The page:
31 January 1994 00:00 [Source: ICB]
FAR EAST acrylonitrile prices fell significantly towards the end of last year with 'panic selling' seeing final quarter contract numbers effectively being revised down late in the quarter, the climax to a bad year for US acrylonitrile producers who, with the loss of European markets, have relied substantially on Far East export activity.
Prices which started Q4 at $550/tonne cif Southeast Asian port were said to have sunk as low as $510/tonne by the end of the quarter. Realistically, the proposed $30/tonne Q1 1994 hike is only likely to move prices back to those agreed at the beginning of Q4 and with discussions likely to be prolonged, US players must fear they are facing a repeat of H1 1993.
Surprisingly, after bullish noises in Q4, European acrylonitrile producers appear resigned to a contract roll-over in Q1, in spite of both producers and buyers agreeing that the market is currently well balanced. One player suggested that price hikes could attract renewed competition from US material.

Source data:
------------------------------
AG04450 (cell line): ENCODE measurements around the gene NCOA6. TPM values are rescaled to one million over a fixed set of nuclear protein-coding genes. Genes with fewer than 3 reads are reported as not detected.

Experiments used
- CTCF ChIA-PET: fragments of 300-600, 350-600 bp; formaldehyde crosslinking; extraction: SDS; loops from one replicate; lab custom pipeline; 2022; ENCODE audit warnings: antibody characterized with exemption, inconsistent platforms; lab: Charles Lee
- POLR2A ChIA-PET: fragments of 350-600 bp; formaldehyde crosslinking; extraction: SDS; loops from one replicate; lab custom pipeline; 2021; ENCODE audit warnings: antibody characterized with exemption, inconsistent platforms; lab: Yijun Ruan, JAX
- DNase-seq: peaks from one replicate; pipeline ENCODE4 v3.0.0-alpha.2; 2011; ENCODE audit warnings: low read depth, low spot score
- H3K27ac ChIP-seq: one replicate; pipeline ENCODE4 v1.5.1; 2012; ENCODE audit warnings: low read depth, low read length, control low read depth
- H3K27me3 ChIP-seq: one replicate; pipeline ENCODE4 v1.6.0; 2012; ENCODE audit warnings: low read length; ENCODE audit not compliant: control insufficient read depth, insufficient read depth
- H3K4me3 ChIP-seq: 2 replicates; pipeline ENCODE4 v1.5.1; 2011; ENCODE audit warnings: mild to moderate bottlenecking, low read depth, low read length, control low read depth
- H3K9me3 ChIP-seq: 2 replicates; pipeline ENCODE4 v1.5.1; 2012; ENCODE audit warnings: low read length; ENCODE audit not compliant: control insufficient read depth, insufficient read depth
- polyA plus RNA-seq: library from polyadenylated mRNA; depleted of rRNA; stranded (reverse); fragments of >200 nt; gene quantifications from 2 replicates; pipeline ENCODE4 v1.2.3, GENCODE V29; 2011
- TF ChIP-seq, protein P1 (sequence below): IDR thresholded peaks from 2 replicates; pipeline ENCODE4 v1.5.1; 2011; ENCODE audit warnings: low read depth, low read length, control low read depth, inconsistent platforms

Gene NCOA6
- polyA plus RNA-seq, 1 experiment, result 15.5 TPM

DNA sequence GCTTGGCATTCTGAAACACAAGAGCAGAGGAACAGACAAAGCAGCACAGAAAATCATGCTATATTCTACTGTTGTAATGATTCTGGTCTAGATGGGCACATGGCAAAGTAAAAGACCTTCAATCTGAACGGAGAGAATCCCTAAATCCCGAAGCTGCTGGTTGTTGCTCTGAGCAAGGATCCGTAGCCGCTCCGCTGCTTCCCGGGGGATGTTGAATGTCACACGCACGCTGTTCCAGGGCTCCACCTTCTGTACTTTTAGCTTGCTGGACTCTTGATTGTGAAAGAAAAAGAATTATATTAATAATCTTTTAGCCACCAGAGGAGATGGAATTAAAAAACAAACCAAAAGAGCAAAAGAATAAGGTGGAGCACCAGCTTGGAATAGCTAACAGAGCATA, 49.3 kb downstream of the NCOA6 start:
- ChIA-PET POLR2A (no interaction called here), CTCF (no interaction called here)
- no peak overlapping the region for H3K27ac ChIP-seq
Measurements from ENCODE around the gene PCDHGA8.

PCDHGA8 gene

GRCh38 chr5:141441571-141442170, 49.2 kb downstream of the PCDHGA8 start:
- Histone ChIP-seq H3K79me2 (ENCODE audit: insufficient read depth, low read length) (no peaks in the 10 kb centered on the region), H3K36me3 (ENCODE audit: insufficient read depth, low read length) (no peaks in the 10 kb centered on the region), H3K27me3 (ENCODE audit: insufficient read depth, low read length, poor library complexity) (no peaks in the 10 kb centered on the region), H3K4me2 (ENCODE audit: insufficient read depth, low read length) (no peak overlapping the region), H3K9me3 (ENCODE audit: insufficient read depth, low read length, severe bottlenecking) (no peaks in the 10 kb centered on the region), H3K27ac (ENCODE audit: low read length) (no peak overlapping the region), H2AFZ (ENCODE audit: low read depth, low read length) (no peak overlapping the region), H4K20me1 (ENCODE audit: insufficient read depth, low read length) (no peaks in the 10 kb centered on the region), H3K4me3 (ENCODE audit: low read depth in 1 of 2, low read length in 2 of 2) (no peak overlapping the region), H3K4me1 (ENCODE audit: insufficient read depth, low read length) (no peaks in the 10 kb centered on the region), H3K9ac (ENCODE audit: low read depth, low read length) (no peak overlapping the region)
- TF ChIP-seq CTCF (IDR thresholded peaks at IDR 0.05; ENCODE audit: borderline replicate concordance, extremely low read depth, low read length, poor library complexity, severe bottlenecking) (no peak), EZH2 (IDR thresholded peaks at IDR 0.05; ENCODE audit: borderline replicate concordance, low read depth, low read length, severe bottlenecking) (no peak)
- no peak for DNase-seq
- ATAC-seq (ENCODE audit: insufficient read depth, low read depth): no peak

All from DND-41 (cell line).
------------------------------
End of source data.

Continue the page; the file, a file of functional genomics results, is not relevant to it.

There may have been some low-priced spot T1 sales in Europe late in Q4 but players reckoned that it was material for which traders had no ready market and had decided that storage would be uneconomic. BASF has had production problems which have seen two reactors down for a portion of January losing 3000 tonne/year of production. Production problems are also rumoured at Repsol.
The major reason given for roll-over by producers is that downstream customers could not cope with hikes and yet acrylic fibre players claim the jury is still out on how successful acrylic fibre price hikes, announced in late November last year, have been.
Commodity fibre producers are said to be having most difficulty in raising prices. Producers were looking for an 8-9% price increase from 1 January following the substantial pickup in Chinese purchasing in the final quarter of last year which ran down European fibre inventory levels.
With some of the Q4 purchases still being delivered in Q1, fibre players are optimistic that Chinese purchasing will continue in 1994.
Q1 acrylic fibre price hikes in the Far East market have been partially achieved with Korean sellers achieving a $1.35/kg price with China, up 5 cent/kg on Q4, but so far no reported agreement between China and Japanese producers, asking a 7-8 cent increase on Q4's 1.32/kg price or with the Italian producers who also want a significant hike from Q4's low $1.25/tonne levels.
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